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The verdict on the Judicial Review of the DEA (as previously discussed here: Entanet Opinion: DEA – Finally, time for some common sense!) is finally in and unfortunately it delivers yet more bad news for the Internet industry.  The review was dismissed on four out of the five grounds with the fifth being partially granted.

Darren Farnden, Head of Marketing

Darren Farnden, Head of Marketing

The grounds were as follows:

  • Breaching  the Technical Standards Directive by failing to notify the EC.
  • Breaching the e-Commerce Directive which provides that ISPs cannot be held responsible for data going through their networks.
  • Breaching the Privacy and Electronic Communications Directive as ISPs have to deal with data not specifically permitted.
  • Disproportionate measures with regards to the three strikes system.
  • The fifth ground was based on ISPs objection to paying 25% of the costs. As discussed here: Entanet Opinion: DEA passes buck to ISPs

This delivers yet another blow for the Internet industry which was hoping that the controversial Act would finally be subjected to some common sense through the courts and be amended. Unfortunately though the DEA survived intact yet again!

The fifth ground regarding the allocation of costs also provides little comfort to ISPs who will not be required to contribute towards the costs of setting up this scheme but will still be required to contribute 25% of the costs for running the appeals process and the letter notifications as part of the three strikes policy.

To say we are disappointed by this outcome would be a huge understatement but we are not particularly surprised. The Government (and now the courts) seem determined to get this controversial and poorly considered Act implemented no matter what and seem to have little consideration for the views of one of the two main industries to be affected by it. We continue to applaud BT and TalkTalk for fighting this Act and hope they are able to mount an appeal on this decision.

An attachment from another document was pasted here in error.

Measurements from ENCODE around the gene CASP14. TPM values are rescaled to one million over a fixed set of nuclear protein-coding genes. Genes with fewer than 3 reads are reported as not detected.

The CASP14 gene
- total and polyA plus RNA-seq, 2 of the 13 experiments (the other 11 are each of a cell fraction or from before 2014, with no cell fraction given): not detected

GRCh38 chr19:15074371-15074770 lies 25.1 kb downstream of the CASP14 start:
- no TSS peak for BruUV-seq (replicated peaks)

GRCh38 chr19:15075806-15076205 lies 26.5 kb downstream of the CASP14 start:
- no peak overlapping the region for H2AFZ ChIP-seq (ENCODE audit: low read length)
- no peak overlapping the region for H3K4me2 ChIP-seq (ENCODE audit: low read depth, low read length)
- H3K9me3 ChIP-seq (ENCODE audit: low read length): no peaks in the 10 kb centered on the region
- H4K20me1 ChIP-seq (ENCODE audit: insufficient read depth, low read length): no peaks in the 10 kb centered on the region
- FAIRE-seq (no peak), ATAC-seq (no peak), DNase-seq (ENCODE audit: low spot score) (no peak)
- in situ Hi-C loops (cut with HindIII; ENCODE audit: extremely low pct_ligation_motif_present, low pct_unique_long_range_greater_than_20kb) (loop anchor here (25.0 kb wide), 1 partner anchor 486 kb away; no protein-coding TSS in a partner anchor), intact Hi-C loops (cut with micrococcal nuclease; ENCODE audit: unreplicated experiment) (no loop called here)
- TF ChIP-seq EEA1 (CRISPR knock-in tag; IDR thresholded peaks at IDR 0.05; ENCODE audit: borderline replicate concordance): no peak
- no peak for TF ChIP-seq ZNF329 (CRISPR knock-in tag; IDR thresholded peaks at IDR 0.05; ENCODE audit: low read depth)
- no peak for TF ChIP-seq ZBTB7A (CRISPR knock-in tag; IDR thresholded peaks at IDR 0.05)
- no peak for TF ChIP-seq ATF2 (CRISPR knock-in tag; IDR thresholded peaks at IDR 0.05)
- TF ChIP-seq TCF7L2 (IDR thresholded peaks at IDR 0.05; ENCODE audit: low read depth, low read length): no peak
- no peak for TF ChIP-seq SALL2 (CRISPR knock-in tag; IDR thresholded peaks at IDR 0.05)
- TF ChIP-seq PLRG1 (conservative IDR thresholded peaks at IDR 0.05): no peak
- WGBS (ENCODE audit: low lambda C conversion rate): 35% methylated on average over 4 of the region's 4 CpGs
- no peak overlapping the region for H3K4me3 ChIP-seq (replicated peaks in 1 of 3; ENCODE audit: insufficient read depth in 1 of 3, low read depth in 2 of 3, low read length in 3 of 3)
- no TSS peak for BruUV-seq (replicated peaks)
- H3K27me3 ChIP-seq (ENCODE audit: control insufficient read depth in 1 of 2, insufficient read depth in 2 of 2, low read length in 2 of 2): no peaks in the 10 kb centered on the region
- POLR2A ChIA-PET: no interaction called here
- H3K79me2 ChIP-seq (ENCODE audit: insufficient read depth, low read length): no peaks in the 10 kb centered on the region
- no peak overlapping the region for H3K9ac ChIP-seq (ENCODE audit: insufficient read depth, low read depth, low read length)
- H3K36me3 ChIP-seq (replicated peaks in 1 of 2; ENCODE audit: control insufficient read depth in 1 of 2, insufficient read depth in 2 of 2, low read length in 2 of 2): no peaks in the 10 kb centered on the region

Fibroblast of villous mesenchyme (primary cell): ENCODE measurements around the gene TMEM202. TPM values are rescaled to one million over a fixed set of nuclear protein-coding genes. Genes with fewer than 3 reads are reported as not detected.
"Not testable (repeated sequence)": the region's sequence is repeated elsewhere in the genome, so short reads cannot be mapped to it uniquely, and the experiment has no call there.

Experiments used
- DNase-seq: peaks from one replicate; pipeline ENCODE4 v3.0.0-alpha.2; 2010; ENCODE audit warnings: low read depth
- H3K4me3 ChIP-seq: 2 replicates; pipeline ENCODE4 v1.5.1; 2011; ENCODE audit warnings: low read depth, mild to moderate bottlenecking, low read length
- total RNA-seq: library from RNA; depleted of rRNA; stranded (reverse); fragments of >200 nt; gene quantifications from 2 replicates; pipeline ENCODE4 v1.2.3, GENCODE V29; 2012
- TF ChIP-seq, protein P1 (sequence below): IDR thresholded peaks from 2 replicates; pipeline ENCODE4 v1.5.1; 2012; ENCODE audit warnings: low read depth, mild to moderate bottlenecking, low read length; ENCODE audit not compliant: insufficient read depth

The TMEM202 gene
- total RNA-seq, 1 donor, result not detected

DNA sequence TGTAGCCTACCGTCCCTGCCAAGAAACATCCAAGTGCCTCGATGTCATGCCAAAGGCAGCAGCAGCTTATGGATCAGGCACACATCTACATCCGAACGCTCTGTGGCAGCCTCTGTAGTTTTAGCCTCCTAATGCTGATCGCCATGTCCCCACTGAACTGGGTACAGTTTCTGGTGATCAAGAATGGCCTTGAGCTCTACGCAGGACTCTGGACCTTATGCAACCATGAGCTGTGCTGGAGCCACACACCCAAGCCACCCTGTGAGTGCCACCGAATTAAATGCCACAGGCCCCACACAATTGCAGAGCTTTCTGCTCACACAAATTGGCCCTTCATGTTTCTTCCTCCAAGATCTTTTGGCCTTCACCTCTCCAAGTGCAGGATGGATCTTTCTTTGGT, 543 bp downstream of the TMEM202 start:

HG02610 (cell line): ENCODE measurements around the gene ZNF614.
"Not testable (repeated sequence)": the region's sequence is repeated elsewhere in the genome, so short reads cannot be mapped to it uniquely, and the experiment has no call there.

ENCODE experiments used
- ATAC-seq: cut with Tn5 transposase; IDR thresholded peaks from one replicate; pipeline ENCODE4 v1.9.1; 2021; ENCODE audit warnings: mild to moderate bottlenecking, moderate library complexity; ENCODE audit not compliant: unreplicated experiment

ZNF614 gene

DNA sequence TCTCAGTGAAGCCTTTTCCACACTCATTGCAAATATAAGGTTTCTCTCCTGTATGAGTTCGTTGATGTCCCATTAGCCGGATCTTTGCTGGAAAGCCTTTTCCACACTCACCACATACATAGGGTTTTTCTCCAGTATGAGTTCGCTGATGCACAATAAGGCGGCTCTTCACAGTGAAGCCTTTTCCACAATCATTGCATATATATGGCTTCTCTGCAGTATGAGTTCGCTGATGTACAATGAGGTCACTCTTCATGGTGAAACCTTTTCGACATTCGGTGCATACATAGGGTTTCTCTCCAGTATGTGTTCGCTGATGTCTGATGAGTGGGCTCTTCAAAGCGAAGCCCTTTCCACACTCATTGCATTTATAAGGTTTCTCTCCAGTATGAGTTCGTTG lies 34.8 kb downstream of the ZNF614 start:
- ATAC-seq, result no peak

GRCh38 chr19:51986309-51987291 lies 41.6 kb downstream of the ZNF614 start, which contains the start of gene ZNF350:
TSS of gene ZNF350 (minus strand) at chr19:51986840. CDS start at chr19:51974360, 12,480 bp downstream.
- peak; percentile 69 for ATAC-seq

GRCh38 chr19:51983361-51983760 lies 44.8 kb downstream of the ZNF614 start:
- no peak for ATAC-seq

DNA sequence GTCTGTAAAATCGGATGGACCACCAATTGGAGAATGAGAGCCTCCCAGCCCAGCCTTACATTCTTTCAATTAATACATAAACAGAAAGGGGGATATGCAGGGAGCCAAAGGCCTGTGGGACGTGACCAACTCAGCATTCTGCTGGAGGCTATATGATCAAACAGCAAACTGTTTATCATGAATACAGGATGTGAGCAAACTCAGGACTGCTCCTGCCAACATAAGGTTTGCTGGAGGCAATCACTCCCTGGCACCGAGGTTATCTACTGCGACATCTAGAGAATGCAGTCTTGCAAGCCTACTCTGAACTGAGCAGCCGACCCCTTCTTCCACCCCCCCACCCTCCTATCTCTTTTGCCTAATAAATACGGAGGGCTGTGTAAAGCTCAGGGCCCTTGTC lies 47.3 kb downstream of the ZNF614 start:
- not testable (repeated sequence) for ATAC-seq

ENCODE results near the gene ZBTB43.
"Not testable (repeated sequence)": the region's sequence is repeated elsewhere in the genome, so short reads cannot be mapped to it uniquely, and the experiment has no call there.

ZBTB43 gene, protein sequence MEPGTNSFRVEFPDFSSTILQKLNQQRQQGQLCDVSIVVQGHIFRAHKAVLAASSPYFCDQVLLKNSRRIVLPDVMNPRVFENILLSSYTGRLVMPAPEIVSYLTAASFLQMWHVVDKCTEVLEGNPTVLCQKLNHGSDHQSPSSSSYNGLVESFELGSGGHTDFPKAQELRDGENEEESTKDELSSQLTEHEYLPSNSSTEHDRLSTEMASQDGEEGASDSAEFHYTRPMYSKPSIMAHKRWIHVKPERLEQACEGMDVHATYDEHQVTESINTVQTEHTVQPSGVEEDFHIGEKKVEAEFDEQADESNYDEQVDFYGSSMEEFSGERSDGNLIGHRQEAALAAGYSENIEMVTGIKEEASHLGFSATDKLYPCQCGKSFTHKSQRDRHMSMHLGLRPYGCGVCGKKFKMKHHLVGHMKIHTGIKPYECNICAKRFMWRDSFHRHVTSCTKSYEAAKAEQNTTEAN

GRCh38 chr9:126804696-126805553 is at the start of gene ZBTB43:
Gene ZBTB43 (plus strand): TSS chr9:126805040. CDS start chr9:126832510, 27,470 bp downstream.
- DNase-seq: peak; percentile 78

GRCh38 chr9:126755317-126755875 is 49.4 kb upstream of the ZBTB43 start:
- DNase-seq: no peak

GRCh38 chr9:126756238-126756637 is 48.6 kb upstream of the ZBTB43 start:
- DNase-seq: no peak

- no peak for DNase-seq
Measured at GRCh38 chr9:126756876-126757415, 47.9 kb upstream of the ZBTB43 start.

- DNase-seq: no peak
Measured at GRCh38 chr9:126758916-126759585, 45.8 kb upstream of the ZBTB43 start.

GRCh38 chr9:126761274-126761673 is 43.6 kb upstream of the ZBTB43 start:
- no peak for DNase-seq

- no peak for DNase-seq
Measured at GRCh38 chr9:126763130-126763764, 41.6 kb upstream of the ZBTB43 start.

Updated: 6th June 2011

BT and TalkTalk will seek an appeal against the disappointing outcome of the judicial review they brought against the DEA. A BT statement said “The two companies have chosen to seek an appeal on four of the five grounds addressed in the initial High Court case. These relate to the EU’s Technical Standards Directive, the Authorisation Directive, the E-Commerce Directive and the Privacy and Electronic Communications Directive. BT and TalkTalk believe the DEA is not consistent with these directives.”

Whilst we admire their persistence we don’t hold out much hope of anything changing. In order for the appeal to be successful BT and TalkTalk will need to prove that the initial review which found that the Act was “broadly compatible with EU law” was incorrect, which is unlikely. However such an appeal could help to delay the implementation of this highly controversial law even further, adding further strain and raising more questions about its feasibility.

Updated: 22nd June 2011

BT and TalkTalk’s appeal against the DEA has been rejected. However the companies have hinted that they may take this further with plans to appeal to the European courts. Hopefully they will have more luck there as the basis of their appeal was due to a lack of compatibility with EU law.

Updated: 11th October 2011

BT and TalkTalk have won a further right to appeal from the Court of Appeal. We now await any updates from BT and/or TalkTalk to advise whether or not they plan to persist with this Judicial Review.

Have your say!

What are your thoughts about this latest DEA news? Are you also disappointed by the outcome of the review or are you a supporter of the Act? Let us know your thoughts by leaving us a comment below.

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